Laminate Flooring Glossary
AC Rating/Abrasion figure/Abrasion classification
The abrasion figure is the figure which describes the abrasion of laminated flooring. The so-called Taber-test produces these figures, which are attached to abrasion classifications according to the new Euro-standard EN 13329. This is an important part of the performance classification of a laminate floor. The resistance to abrasion is one of many factors to determine the quality of laminate flooring.
This is the layer under the substrate protecting the same from moisture and contributing to form stability.
This describes how a laminate floor will react when exposed to light. “No. 6 on the blue scale” means that a floor will keep its coloration even when exposed to extensive sunlight.
Build-up of laminate flooring
Laminate flooring has a three-layered build up: 1. decor paper + overlay, 2. substrate, 3. balancing foil. The decor paper, overlay and the balancing foil are impregnated with special thermosetting resins, which are pressed onto the substrate using high pressure.
Castor chair effect
This is a special feature of floorings. It is tested by dragging loaded, soft chair rollers over the surface, measuring any damages after a set time of several thousand movements.
Cleaning and maintenance
The pore-free closed surface of laminate flooring allows for problem-free cleaning. Simply vacuum, sweep or wipe – finished. If you wipe, sweep only using a damp cloth.
Cigarettes burns resistance
Describes the behavior of a laminate flooring towards cigarette burns, insuring the high temperature resistance of the totally cured resin-impregnated, pore-free surface. There will be no visible damages through cigarette ash and stubbing out of cigarette butts.
All laying leftovers of laminate flooring can be disposed off together with the normal household garbage. Complete decommissioned floors however should be brought directly to a waste disposal site where they will rot, because they mainly consist of wood.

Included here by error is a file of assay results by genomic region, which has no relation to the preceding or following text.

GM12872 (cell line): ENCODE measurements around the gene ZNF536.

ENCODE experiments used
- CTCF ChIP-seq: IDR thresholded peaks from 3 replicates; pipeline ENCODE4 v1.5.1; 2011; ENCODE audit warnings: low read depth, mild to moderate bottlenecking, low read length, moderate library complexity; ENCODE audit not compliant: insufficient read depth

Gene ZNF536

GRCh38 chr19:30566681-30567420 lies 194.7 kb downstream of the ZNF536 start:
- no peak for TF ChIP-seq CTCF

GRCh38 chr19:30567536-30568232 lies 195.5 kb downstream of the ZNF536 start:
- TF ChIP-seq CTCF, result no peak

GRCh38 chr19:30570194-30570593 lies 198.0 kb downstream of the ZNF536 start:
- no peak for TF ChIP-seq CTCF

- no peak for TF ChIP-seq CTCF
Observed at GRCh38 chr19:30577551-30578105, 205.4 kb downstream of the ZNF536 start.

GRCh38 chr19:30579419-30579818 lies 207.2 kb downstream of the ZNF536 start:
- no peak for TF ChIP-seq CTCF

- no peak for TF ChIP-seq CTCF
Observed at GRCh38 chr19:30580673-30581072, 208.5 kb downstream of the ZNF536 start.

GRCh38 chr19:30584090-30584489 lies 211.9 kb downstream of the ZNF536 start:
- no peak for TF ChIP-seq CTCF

This is the name for the visual appearance of the surface of a laminate flooring. The motif is produced via photo-technical reproduction and printed via rotary printing on so called decor-paper. The spectrum of decors encompasses through the photo-realistic wood-grain re-productions, rock formations, to ceramic and fantasy decors. Once the finished and impregnated decor paper is pressed onto the substrate together with the overlay, decor-paper plus overlay are called decor layer.
Abbreviation for Direct Pressure Laminate, which characterizes a technique in which decor layer and balancing foil are directly pressed onto the substrate.
Distance to the wall, which has to be observed when laying laminate flooring. The so-called elasticity joint ensures that the floor can contract or extract when climatic changes occur. The distance to the wall should be minimum 8 mm which should also be observed when heating pipes, door frames, or pillars etc. are involved.
A term, which is very often used in product information. E1 means that the formaldehyde emission limit decreed by law of 0.1 ppm (= 0.12 mg/m3 air) is observed.
Laminate flooring is made 80% of timber. It contains formaldehyde. The emissions however are minor and well under the legally allowed limit of 0.1 ppm (= 1.2 mg/m3 air), the so-called E1-limit. Laminate flooring can be used without any problems even in children’s rooms.
The European standard of laminate flooring lists all criteria of high quality laminate flooring and all relevant tests in a systematic and comprehensive order for the first time. A very important part is the performance classifications, enabling the consumer to assess a quality product and to define his or her own requirements.
Laminate flooring can, according to the manufacturers’ information, be used on subfloors containing hot water underfloor heating. The relatively small forward resistance enhances the efficiency of the heating.
Abbreviation for High Density Fiberboard, which is very often used as substrate for laminate flooring, because of its high material density, giving it a high durability.
Abbreviation for High Pressure Laminate. This is a procedure in which decor paper and overlay are pressed together with especially strong papers (= kraft papers). Only in the second step this high-pressure layer sheet will be pressed onto the substrate. These additional kraft papers within the layer make the laminate flooring extremely durable.